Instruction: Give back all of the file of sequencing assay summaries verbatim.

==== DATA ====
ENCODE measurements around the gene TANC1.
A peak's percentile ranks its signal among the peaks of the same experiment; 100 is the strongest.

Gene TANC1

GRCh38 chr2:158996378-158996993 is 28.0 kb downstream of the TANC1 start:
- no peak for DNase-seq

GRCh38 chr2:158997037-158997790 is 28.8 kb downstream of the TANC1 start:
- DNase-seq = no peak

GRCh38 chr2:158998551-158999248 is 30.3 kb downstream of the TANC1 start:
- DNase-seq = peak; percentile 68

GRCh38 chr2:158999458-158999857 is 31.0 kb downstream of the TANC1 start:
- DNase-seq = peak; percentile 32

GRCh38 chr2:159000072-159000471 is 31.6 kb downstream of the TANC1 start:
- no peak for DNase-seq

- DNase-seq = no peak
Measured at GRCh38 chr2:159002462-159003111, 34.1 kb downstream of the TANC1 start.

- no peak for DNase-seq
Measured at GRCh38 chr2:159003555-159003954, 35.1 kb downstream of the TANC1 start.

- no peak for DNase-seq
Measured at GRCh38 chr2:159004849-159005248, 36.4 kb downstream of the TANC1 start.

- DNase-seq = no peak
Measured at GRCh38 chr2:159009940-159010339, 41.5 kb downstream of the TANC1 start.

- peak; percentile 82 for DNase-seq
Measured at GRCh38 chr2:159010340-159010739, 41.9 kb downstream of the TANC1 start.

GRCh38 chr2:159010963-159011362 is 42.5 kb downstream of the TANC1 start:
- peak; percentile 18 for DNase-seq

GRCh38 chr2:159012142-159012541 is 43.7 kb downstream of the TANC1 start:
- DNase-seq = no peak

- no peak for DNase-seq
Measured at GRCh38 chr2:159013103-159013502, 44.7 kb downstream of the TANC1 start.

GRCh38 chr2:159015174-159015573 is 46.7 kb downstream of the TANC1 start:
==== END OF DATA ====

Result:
ENCODE measurements around the gene TANC1.
A peak's percentile ranks its signal among the peaks of the same experiment; 100 is the strongest.

Gene TANC1

GRCh38 chr2:158996378-158996993 is 28.0 kb downstream of the TANC1 start:
- no peak for DNase-seq

GRCh38 chr2:158997037-158997790 is 28.8 kb downstream of the TANC1 start:
- DNase-seq = no peak

GRCh38 chr2:158998551-158999248 is 30.3 kb downstream of the TANC1 start:
- DNase-seq = peak; percentile 68

GRCh38 chr2:158999458-158999857 is 31.0 kb downstream of the TANC1 start:
- DNase-seq = peak; percentile 32

GRCh38 chr2:159000072-159000471 is 31.6 kb downstream of the TANC1 start:
- no peak for DNase-seq

- DNase-seq = no peak
Measured at GRCh38 chr2:159002462-159003111, 34.1 kb downstream of the TANC1 start.

- no peak for DNase-seq
Measured at GRCh38 chr2:159003555-159003954, 35.1 kb downstream of the TANC1 start.

- no peak for DNase-seq
Measured at GRCh38 chr2:159004849-159005248, 36.4 kb downstream of the TANC1 start.

- DNase-seq = no peak
Measured at GRCh38 chr2:159009940-159010339, 41.5 kb downstream of the TANC1 start.

- peak; percentile 82 for DNase-seq
Measured at GRCh38 chr2:159010340-159010739, 41.9 kb downstream of the TANC1 start.

GRCh38 chr2:159010963-159011362 is 42.5 kb downstream of the TANC1 start:
- peak; percentile 18 for DNase-seq

GRCh38 chr2:159012142-159012541 is 43.7 kb downstream of the TANC1 start:
- DNase-seq = no peak

- no peak for DNase-seq
Measured at GRCh38 chr2:159013103-159013502, 44.7 kb downstream of the TANC1 start.

GRCh38 chr2:159015174-159015573 is 46.7 kb downstream of the TANC1 start: